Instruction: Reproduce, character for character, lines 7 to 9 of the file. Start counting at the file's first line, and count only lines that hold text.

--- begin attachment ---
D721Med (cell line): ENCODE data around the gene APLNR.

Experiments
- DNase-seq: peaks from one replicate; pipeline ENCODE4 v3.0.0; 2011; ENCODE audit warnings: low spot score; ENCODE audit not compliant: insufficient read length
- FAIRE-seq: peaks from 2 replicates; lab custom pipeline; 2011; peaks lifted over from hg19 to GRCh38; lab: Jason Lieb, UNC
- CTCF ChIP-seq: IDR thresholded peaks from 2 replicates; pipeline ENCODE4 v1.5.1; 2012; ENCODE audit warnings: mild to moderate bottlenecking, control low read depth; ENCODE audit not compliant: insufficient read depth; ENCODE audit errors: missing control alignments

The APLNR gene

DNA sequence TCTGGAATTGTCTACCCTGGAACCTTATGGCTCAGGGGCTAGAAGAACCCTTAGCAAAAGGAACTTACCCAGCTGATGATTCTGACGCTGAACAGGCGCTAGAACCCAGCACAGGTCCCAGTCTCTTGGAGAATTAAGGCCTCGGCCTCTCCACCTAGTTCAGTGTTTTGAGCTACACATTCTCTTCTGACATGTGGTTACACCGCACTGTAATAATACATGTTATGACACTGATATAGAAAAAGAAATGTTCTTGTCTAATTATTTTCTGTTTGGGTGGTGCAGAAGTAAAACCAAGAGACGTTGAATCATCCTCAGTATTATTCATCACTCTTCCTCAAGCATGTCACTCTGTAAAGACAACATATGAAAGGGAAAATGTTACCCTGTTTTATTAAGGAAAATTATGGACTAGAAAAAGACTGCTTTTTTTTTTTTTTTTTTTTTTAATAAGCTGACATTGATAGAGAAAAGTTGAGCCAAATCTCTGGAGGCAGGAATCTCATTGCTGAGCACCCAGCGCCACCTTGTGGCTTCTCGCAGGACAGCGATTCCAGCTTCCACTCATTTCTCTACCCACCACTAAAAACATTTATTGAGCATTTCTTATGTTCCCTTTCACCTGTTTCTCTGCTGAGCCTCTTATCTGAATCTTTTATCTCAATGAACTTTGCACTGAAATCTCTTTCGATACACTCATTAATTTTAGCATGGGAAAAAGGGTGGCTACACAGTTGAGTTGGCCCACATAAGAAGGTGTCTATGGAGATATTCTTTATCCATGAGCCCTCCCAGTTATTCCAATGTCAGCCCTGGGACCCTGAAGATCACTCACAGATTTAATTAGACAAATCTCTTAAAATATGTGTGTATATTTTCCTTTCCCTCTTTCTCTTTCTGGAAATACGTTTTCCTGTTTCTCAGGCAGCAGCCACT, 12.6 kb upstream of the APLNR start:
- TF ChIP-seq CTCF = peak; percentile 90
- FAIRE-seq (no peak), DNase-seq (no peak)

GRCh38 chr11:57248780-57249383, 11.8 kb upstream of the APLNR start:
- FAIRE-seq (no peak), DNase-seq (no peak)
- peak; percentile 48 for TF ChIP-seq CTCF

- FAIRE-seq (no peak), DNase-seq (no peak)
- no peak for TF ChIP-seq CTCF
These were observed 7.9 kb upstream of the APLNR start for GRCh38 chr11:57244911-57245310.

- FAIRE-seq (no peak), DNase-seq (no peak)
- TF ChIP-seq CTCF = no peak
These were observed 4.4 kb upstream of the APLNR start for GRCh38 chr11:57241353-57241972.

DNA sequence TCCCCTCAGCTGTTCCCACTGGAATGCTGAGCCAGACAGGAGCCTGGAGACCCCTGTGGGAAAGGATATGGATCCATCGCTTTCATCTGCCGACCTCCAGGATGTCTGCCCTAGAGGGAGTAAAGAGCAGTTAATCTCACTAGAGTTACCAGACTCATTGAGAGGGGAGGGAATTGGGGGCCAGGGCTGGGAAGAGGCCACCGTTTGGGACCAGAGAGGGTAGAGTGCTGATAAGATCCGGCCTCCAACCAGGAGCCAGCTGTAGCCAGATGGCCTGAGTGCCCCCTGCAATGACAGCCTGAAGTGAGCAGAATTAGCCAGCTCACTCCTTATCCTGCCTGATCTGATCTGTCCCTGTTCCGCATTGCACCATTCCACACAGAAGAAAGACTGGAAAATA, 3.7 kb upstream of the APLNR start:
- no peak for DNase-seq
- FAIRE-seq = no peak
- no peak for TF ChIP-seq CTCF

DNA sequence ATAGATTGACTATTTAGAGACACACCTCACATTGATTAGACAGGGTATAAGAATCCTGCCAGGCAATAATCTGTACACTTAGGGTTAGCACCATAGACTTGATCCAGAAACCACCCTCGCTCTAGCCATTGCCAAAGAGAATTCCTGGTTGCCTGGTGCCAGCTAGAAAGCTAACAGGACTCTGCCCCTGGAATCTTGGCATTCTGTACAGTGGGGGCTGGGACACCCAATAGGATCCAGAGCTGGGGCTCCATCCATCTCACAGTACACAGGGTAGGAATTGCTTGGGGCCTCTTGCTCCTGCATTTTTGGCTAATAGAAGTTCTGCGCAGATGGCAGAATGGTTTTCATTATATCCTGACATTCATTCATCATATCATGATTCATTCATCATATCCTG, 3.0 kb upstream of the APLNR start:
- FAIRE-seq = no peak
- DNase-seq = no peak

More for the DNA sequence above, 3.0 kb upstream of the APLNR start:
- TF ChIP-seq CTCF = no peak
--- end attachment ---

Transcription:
DNA sequence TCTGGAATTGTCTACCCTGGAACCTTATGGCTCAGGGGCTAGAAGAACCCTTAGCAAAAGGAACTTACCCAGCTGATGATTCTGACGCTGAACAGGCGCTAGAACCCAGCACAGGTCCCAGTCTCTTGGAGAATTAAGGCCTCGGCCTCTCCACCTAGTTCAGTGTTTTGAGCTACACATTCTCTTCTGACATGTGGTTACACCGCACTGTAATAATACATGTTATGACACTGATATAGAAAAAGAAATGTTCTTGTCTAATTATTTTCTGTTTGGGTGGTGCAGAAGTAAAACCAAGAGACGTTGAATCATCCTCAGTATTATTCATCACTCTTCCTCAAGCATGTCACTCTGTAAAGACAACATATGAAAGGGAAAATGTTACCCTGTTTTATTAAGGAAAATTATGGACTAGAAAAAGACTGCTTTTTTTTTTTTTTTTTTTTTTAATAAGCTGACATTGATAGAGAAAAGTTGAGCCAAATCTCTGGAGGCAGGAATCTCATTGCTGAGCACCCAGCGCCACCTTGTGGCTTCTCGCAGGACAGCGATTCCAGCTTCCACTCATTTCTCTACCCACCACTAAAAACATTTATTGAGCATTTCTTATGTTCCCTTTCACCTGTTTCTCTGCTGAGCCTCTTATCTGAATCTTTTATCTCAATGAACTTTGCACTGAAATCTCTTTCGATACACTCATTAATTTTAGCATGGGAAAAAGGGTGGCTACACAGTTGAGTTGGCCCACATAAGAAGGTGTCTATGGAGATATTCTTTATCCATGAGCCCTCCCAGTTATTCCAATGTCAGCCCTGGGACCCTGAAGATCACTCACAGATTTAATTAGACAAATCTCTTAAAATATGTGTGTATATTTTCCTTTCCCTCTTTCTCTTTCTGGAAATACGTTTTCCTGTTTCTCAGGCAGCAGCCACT, 12.6 kb upstream of the APLNR start:
- TF ChIP-seq CTCF = peak; percentile 90
- FAIRE-seq (no peak), DNase-seq (no peak)